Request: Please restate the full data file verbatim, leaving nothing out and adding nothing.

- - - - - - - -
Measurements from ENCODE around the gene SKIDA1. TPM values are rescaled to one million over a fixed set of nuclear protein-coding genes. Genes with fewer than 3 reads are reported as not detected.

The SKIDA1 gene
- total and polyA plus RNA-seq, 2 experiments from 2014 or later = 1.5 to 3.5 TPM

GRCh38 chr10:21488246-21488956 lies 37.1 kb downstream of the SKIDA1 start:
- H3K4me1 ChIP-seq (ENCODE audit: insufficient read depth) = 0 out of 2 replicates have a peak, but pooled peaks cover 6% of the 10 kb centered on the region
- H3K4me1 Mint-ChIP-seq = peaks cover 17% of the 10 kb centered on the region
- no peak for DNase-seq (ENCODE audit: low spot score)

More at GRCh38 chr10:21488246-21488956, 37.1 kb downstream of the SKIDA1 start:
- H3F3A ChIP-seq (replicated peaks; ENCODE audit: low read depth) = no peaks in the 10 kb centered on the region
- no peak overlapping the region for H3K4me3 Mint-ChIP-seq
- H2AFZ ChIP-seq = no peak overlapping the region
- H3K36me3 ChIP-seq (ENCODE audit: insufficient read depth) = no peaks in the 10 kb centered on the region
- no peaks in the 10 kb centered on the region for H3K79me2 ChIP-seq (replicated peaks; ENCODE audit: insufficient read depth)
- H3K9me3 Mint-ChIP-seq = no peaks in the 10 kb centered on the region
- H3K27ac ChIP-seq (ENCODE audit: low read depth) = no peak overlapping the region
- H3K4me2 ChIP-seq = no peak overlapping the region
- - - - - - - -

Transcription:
Measurements from ENCODE around the gene SKIDA1. TPM values are rescaled to one million over a fixed set of nuclear protein-coding genes. Genes with fewer than 3 reads are reported as not detected.

The SKIDA1 gene
- total and polyA plus RNA-seq, 2 experiments from 2014 or later = 1.5 to 3.5 TPM

GRCh38 chr10:21488246-21488956 lies 37.1 kb downstream of the SKIDA1 start:
- H3K4me1 ChIP-seq (ENCODE audit: insufficient read depth) = 0 out of 2 replicates have a peak, but pooled peaks cover 6% of the 10 kb centered on the region
- H3K4me1 Mint-ChIP-seq = peaks cover 17% of the 10 kb centered on the region
- no peak for DNase-seq (ENCODE audit: low spot score)

More at GRCh38 chr10:21488246-21488956, 37.1 kb downstream of the SKIDA1 start:
- H3F3A ChIP-seq (replicated peaks; ENCODE audit: low read depth) = no peaks in the 10 kb centered on the region
- no peak overlapping the region for H3K4me3 Mint-ChIP-seq
- H2AFZ ChIP-seq = no peak overlapping the region
- H3K36me3 ChIP-seq (ENCODE audit: insufficient read depth) = no peaks in the 10 kb centered on the region
- no peaks in the 10 kb centered on the region for H3K79me2 ChIP-seq (replicated peaks; ENCODE audit: insufficient read depth)
- H3K9me3 Mint-ChIP-seq = no peaks in the 10 kb centered on the region
- H3K27ac ChIP-seq (ENCODE audit: low read depth) = no peak overlapping the region
- H3K4me2 ChIP-seq = no peak overlapping the region